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10 Things To Make You Better Than Everyone Else

The other day my wife and I were talking about my new weekly email (see: email #1) and were throwing around possible enticements to get people to sign-up. I wasn’t sure I wanted to promise anything more than the weekly communication and blurted out, “I’m not sure I want to promise them 10 Things To Make You Better Than Everyone Else to get them to sign up” It was a flippant, off-hand remark that got us laughing and then I thought, “hmm. It would be fun to write.” My wife cautioned that if I did it would need to be helpful too. (Always the voice of reason.)

THE PITCH

Sign up for the email if you like. It’ll be chock full of links to radio stories, audio and video, radio related pictures, plus my observations, discoveries, and insights. I promise I won’t give away your information. And it’s free. Let’s call it viral swag. Wait! Let’s not. That sounds like an STD. Let’s just say if you like radio stuff as much as I do, you may like this too. For easy sign up click here.

THE LIST: 10 Things To Make You Better Than Everyone Else

game of life1. Stop keeping score. Ironic considering the list this item appears on. But seriously, this will free you from the chains of ego – at least in part. So much of what riles us up is constantly comparing ourselves to the people around us. We compare our talents, which can be motivating. But, we also take stock of who got which desk, who got a new computer, who went to lunch with the boss, who is in the PDs office and for how long, who gets more air time, which show gets more promotion on air, who is voicing more commercials, what show got bumper stickers or billboards, who is on stage at the station concert and which bands are they introducing and on and on and on. Stop it. You’re going to drive yourself insane. If you’re not being treated fairly, take your official compaint to human resources. But, by fairly I don’t mean equally. Not everyone gets a parking spot, a performance bonus, a cushy office, or even a free t-shirt. Be supportive of each other’s success and opportunities. Trust me, if you stop keeping score and start cheering each other on you’ll feel better about yourself and find your job more personally fulfilling, because of the impact your actions have on the success of your team.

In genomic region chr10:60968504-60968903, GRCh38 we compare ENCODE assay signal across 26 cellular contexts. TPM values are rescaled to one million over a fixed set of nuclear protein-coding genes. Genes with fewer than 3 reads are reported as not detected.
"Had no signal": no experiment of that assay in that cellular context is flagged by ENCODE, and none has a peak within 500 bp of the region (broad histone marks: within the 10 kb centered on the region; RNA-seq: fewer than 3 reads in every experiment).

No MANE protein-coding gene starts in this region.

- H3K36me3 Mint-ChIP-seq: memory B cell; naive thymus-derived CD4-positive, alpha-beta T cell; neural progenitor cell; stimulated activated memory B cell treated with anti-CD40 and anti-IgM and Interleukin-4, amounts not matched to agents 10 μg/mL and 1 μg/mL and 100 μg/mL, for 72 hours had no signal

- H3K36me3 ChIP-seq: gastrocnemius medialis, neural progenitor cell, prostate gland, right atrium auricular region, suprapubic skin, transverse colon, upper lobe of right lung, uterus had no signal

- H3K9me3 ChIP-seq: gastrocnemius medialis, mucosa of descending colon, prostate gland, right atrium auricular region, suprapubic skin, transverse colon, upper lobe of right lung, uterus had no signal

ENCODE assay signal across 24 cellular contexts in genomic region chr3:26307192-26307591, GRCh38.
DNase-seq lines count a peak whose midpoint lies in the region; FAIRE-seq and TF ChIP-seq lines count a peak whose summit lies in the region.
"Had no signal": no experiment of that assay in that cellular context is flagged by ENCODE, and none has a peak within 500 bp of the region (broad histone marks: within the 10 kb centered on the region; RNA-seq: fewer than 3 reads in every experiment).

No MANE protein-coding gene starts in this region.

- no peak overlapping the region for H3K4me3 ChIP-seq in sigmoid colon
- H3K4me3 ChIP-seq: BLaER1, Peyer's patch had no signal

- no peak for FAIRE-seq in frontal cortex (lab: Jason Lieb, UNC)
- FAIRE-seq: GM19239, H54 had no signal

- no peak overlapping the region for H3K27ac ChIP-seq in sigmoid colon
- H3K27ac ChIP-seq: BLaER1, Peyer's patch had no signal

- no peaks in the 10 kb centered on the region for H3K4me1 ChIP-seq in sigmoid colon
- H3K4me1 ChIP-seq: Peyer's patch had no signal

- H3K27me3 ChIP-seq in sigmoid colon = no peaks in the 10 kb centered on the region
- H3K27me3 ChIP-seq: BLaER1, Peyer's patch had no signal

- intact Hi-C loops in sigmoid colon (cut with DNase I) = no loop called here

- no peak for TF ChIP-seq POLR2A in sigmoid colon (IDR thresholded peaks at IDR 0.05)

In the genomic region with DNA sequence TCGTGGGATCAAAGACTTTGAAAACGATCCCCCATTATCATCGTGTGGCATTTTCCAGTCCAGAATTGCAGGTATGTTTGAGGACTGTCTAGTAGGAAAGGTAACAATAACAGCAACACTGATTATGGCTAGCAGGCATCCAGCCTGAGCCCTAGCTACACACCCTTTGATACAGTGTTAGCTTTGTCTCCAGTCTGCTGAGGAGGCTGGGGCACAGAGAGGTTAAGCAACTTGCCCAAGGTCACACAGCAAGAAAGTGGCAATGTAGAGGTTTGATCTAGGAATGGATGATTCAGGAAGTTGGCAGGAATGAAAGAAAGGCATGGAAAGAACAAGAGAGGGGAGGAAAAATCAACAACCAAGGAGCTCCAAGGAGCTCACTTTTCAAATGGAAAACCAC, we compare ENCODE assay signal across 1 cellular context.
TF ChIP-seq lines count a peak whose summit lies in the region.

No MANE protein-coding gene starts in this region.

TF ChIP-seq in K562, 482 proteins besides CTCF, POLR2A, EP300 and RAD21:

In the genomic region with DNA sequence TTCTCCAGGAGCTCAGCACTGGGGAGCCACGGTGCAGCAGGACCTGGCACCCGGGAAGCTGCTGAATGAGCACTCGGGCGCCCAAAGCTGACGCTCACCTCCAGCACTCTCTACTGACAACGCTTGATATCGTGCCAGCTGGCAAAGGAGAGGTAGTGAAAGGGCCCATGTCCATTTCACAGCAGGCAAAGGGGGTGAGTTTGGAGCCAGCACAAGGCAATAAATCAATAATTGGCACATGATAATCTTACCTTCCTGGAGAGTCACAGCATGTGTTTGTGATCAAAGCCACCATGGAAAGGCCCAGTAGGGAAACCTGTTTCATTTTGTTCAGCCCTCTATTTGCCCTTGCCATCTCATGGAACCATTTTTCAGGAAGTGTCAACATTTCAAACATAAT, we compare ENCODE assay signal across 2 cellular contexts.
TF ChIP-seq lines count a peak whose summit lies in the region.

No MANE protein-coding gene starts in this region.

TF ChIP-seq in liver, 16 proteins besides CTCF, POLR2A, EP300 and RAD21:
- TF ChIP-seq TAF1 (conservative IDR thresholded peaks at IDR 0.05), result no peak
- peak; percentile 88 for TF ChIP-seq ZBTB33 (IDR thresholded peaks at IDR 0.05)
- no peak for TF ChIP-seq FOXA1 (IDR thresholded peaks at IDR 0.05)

asshole2. Don’t be an a – – hole. This might seem cheeky, but really there’s no need to terrorize your co-workers, bully subordinates, or stride through the building like you are above it all. We all deserve better. And more and more people I talk to are instituting a “No a – – hole hiring policy.” (Like this guy) So, finding and keeping your job is getting tougher and tougher if you insist on being a sphincter.

3. Be present. Physically, mentally, emotionally and spiritually (if you are inclined.) I know some will say this is mumbo-jumbo. Okay, move on. For the rest of you… being in the present moment will make you more engaged, more reliable, more likable, more productive, more balanced, more mindful and the list goes on. This means letting go of what happened last hour, yesterday or last week so you can focus on what’s happening right now. It also means to stop thinking about what’s next or getting emotionally engaged in events that haven’t happened, but might. Sometimes the easiest way for me to shed those nagging thoughts of yesterday and tomorrow is to make a list of what’s racing through my brain so I don’t forget it and I can address it at a later time in a more focused, productive way.

greatness4. Aspire for greatness. People like to be around positive people who believe dreams can come true. I actually had someone tell me after a coaching session they didn’t want any more feedback on improving their show, because, “it’s good enough” they just wanted me to grow their audience. What a buzz kill. When I took over as program director at ESPN in Los Angeles I was quoted in the trades predicting the station would be #1 in the market. Lots of people laughed. But at the end of the day do you want to work with people who believe greatness is possible or work with pessimists (they like to disguise themselves realists) who are satisfied with the status quo? Greatness please. I always want to work with those people who dream big and take action to achieve it.